The president/principal model of school leadership in Catholic schools in Bosnia and Herzegovina

Ivan Lovric, Fordham University

Abstract

Research has repeatedly shown leadership as a crucial factor in the overall effectiveness and success of schools. Consequently, this study focused on a model of school leadership that also embodies the change in contemporary educational leadership toward greater teamwork, collaboration, interdependence, and distribution of leadership. As such, the purpose of the study was to examine the president/principal model of school leadership in Catholic School Centers in Bosnia and Herzegovina and to explore, from the perspectives of a sample of current presidents and principals, how the model functions in these government-subsidized Catholic schools despite current state laws that recognize principals but not presidents as official and legitimate school leaders. The main goal of the study was to identify the dominant issues and relationships that affect the adaptation and application of the model in this context. The researcher framed the findings within a theoretical concept of distributed leadership, which offers a particular way of thinking about interactions of leaders as the key for understanding leadership practice. The data demonstrated that dual jurisdiction of the Catholic Church and the state, combined with the lack of legal recognition for the role of a president, were the most dominant issues that affected the model. Correspondingly, the researcher concluded that the most important factor in the effective functioning of the model in the context of this study was the appropriate choice of individuals appointed to positions of presidents and principals.^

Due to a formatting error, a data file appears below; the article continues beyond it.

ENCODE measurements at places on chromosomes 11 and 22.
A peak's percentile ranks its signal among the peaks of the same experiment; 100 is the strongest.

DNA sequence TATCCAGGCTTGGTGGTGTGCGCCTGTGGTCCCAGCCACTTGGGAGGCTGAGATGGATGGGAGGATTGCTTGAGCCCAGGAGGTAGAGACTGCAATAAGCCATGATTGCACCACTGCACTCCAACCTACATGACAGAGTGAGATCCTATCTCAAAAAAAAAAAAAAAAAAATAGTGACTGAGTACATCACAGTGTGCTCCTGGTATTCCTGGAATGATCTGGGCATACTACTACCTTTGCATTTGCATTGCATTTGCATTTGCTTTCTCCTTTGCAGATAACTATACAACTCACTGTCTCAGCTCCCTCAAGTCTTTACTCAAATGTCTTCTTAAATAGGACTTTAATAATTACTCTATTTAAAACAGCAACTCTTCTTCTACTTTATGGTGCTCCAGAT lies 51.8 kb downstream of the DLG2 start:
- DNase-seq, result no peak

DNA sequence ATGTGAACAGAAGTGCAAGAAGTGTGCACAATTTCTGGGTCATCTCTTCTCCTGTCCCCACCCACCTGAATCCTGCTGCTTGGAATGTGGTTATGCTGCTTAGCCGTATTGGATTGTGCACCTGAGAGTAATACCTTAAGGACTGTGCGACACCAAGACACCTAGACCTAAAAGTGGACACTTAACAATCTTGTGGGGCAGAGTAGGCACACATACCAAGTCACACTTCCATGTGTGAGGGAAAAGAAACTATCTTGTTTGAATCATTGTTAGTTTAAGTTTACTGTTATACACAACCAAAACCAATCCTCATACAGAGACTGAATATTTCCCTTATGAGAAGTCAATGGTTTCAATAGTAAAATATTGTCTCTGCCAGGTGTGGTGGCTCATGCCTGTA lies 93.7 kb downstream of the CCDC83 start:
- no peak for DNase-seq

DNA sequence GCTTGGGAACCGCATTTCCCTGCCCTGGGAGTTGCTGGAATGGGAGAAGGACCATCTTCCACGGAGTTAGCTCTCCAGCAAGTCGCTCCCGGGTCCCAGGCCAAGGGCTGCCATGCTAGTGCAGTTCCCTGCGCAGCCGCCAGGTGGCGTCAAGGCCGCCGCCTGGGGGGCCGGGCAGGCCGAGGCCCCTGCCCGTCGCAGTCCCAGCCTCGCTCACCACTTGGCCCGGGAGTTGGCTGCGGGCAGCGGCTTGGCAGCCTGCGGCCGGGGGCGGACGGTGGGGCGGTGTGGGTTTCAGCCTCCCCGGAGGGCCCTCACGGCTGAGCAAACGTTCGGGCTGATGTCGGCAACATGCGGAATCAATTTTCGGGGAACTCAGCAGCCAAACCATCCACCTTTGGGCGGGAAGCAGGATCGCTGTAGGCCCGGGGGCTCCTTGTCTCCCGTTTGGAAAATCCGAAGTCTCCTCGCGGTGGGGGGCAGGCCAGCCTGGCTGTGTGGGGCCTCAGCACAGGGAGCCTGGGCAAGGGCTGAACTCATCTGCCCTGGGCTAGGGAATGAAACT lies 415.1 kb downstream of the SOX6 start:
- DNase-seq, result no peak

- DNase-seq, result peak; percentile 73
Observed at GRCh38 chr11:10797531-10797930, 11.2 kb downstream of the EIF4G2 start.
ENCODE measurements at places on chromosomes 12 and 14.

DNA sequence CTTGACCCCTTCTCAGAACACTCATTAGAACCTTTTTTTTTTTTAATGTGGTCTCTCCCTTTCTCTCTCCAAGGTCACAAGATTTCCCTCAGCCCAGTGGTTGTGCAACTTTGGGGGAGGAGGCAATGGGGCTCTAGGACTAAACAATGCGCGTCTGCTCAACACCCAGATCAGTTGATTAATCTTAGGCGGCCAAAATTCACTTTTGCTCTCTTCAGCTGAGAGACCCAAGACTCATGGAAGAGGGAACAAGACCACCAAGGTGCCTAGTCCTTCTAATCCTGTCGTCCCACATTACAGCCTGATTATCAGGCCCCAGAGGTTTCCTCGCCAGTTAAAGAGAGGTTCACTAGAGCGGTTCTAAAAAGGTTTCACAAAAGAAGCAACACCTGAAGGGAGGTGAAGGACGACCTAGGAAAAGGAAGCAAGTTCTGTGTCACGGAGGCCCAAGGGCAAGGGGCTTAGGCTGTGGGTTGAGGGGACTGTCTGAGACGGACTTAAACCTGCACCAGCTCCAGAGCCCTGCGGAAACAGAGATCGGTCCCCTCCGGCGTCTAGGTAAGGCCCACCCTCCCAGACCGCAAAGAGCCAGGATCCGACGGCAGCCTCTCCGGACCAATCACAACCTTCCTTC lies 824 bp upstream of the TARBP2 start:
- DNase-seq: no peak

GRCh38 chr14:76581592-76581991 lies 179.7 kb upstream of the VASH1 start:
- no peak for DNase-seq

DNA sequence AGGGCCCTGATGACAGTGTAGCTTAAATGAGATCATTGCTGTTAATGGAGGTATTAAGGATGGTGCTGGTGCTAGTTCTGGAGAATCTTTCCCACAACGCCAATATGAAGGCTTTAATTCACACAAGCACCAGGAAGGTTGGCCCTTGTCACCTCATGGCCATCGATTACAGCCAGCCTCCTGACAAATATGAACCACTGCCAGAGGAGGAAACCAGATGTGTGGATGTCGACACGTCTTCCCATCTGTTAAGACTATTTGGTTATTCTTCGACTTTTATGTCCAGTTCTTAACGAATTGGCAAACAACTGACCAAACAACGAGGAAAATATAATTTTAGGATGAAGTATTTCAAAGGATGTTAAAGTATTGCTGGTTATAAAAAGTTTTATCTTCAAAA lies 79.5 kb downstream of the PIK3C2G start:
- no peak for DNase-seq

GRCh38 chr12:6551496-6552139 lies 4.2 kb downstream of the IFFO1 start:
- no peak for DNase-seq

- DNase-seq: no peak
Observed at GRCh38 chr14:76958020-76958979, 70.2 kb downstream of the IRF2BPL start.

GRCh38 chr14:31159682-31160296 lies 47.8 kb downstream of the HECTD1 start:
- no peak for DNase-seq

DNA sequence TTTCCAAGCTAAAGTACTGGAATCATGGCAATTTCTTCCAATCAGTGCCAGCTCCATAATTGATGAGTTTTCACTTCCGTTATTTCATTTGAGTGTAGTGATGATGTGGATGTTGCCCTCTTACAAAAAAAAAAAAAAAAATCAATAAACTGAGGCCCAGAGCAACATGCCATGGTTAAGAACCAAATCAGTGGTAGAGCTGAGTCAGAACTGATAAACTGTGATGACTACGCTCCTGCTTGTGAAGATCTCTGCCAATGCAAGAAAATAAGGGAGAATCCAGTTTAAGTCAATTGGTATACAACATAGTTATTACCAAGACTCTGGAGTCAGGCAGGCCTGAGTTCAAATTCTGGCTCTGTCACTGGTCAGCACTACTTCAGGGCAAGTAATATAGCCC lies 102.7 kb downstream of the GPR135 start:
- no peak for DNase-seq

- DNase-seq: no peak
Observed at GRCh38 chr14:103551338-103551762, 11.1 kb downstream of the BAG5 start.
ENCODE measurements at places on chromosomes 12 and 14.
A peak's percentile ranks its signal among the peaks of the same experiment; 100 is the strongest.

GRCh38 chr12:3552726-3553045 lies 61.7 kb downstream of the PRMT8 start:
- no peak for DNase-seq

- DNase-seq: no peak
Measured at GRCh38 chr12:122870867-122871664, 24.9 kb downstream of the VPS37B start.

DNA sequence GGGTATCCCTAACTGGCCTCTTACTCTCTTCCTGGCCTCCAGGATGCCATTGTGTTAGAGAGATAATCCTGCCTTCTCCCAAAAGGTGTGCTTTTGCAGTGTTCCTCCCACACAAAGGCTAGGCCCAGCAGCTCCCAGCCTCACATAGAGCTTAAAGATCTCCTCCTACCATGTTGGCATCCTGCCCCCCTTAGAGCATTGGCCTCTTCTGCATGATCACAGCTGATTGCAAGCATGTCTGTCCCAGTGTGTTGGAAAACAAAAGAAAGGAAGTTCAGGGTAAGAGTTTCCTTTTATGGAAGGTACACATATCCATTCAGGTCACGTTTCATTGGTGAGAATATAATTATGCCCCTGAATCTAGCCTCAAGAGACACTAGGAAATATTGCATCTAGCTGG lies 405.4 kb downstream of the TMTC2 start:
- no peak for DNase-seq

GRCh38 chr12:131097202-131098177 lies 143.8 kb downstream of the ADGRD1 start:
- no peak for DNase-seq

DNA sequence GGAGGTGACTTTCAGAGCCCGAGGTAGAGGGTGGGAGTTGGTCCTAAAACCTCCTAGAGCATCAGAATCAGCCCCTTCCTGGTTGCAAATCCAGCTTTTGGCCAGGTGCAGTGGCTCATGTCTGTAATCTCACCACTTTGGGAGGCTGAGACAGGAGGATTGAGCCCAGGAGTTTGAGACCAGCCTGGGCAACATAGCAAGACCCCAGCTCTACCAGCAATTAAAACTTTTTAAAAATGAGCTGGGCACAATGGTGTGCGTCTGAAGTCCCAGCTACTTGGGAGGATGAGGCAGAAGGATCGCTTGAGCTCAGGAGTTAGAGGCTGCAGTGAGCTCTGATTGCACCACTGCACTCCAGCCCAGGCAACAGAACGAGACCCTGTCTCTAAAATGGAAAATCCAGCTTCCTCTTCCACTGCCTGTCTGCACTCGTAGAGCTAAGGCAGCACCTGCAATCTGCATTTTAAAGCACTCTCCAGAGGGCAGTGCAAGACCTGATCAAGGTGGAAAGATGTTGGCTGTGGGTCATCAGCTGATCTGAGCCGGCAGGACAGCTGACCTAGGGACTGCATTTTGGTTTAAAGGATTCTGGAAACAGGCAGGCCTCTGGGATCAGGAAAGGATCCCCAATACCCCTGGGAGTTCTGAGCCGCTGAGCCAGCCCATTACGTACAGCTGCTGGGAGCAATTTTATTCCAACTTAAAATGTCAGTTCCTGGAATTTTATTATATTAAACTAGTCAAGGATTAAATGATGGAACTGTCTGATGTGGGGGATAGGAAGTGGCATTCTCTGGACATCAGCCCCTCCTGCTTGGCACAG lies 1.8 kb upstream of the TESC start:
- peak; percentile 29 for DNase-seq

Subject Area

Educational leadership|Educational administration

Recommended Citation

Lovric, Ivan, "The president/principal model of school leadership in Catholic schools in Bosnia and Herzegovina" (2015). ETD Collection for Fordham University. AAI3712629.
https://fordham.bepress.com/dissertations/AAI3712629

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